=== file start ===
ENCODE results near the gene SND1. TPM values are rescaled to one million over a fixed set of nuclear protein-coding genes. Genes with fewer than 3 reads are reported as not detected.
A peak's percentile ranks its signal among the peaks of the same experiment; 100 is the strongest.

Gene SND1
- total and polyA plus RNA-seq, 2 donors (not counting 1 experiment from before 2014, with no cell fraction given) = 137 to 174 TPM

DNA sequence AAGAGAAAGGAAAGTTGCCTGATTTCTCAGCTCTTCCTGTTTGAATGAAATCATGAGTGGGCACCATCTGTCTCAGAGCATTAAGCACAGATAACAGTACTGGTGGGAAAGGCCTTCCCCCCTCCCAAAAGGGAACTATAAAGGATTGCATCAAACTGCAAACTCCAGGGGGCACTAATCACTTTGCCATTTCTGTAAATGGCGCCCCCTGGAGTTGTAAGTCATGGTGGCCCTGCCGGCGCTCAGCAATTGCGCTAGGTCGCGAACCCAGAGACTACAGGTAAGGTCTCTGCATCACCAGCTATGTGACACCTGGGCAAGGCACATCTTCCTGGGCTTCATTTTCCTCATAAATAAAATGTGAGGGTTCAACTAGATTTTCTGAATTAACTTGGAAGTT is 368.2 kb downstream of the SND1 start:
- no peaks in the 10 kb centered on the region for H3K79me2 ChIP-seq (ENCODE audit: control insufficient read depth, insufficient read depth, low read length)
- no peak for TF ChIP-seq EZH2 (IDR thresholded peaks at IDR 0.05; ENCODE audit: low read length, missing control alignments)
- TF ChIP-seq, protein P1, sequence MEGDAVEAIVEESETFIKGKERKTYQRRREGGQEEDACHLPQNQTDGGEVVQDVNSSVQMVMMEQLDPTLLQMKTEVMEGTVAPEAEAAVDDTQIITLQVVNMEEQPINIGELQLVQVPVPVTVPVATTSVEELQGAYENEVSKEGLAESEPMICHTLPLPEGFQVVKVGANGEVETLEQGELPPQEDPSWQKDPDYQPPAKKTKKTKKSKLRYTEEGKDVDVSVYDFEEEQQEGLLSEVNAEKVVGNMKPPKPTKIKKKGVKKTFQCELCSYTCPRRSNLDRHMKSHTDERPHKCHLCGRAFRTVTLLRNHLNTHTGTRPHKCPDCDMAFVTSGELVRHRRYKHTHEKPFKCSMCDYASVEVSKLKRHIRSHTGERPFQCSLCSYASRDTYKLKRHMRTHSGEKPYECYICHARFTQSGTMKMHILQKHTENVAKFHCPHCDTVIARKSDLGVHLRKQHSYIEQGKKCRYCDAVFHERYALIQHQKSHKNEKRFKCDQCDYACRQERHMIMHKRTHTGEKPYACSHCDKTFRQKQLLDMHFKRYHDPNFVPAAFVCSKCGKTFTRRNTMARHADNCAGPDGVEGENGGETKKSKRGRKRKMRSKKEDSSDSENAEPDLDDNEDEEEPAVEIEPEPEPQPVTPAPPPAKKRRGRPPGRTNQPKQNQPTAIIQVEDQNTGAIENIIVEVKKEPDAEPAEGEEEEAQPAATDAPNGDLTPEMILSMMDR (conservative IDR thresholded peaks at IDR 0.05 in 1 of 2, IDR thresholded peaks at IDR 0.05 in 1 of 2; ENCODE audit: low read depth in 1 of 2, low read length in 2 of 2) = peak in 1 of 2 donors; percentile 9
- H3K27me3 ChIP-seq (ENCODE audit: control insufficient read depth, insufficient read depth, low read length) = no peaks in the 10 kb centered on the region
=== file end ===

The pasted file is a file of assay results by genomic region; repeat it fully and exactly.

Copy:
ENCODE results near the gene SND1. TPM values are rescaled to one million over a fixed set of nuclear protein-coding genes. Genes with fewer than 3 reads are reported as not detected.
A peak's percentile ranks its signal among the peaks of the same experiment; 100 is the strongest.

Gene SND1
- total and polyA plus RNA-seq, 2 donors (not counting 1 experiment from before 2014, with no cell fraction given) = 137 to 174 TPM

DNA sequence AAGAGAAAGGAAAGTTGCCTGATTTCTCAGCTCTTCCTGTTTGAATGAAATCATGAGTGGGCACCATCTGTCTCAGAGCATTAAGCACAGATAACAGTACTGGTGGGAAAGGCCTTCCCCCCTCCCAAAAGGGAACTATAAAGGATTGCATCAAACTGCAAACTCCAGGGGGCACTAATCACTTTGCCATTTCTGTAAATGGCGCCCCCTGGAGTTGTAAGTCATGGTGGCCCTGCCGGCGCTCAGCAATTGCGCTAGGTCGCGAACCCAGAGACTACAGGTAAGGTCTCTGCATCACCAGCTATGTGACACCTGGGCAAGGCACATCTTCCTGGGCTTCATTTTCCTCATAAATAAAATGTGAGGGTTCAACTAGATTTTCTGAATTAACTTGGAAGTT is 368.2 kb downstream of the SND1 start:
- no peaks in the 10 kb centered on the region for H3K79me2 ChIP-seq (ENCODE audit: control insufficient read depth, insufficient read depth, low read length)
- no peak for TF ChIP-seq EZH2 (IDR thresholded peaks at IDR 0.05; ENCODE audit: low read length, missing control alignments)
- TF ChIP-seq, protein P1, sequence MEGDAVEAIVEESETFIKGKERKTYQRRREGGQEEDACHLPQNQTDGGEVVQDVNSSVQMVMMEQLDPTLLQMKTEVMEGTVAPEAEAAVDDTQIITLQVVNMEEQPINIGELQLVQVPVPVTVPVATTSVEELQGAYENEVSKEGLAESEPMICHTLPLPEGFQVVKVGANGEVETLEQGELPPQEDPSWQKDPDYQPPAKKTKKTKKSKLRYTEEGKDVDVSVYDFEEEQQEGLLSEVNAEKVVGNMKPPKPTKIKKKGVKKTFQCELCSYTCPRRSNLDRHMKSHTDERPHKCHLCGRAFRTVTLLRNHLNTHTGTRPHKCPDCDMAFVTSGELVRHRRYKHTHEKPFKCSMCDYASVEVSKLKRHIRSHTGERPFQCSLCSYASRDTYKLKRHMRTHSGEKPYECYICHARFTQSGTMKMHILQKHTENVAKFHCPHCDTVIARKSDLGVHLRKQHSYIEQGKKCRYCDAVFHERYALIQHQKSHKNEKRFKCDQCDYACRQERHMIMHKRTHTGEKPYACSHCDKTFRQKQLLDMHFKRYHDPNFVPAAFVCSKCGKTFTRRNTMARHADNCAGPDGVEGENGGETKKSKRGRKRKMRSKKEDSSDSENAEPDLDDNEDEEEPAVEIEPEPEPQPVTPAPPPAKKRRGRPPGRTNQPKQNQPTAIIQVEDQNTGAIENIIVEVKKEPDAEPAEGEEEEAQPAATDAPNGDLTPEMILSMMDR (conservative IDR thresholded peaks at IDR 0.05 in 1 of 2, IDR thresholded peaks at IDR 0.05 in 1 of 2; ENCODE audit: low read depth in 1 of 2, low read length in 2 of 2) = peak in 1 of 2 donors; percentile 9
- H3K27me3 ChIP-seq (ENCODE audit: control insufficient read depth, insufficient read depth, low read length) = no peaks in the 10 kb centered on the region